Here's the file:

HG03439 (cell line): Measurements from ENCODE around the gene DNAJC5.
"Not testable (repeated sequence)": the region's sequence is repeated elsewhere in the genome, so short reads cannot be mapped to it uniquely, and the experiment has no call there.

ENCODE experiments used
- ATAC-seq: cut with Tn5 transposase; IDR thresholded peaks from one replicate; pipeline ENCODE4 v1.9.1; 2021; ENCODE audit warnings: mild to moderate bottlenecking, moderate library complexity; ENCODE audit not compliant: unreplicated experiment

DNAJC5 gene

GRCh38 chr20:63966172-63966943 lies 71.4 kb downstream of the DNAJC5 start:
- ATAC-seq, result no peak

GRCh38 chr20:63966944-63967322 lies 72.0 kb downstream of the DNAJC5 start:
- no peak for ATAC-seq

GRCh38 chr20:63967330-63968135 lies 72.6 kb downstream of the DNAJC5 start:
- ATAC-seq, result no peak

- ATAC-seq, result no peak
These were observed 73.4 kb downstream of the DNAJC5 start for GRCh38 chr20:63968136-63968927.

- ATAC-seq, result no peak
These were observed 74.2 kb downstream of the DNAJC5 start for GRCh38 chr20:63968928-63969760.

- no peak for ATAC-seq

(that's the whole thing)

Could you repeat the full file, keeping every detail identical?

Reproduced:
HG03439 (cell line): Measurements from ENCODE around the gene DNAJC5.
"Not testable (repeated sequence)": the region's sequence is repeated elsewhere in the genome, so short reads cannot be mapped to it uniquely, and the experiment has no call there.

ENCODE experiments used
- ATAC-seq: cut with Tn5 transposase; IDR thresholded peaks from one replicate; pipeline ENCODE4 v1.9.1; 2021; ENCODE audit warnings: mild to moderate bottlenecking, moderate library complexity; ENCODE audit not compliant: unreplicated experiment

DNAJC5 gene

GRCh38 chr20:63966172-63966943 lies 71.4 kb downstream of the DNAJC5 start:
- ATAC-seq, result no peak

GRCh38 chr20:63966944-63967322 lies 72.0 kb downstream of the DNAJC5 start:
- no peak for ATAC-seq

GRCh38 chr20:63967330-63968135 lies 72.6 kb downstream of the DNAJC5 start:
- ATAC-seq, result no peak

- ATAC-seq, result no peak
These were observed 73.4 kb downstream of the DNAJC5 start for GRCh38 chr20:63968136-63968927.

- ATAC-seq, result no peak
These were observed 74.2 kb downstream of the DNAJC5 start for GRCh38 chr20:63968928-63969760.

- no peak for ATAC-seq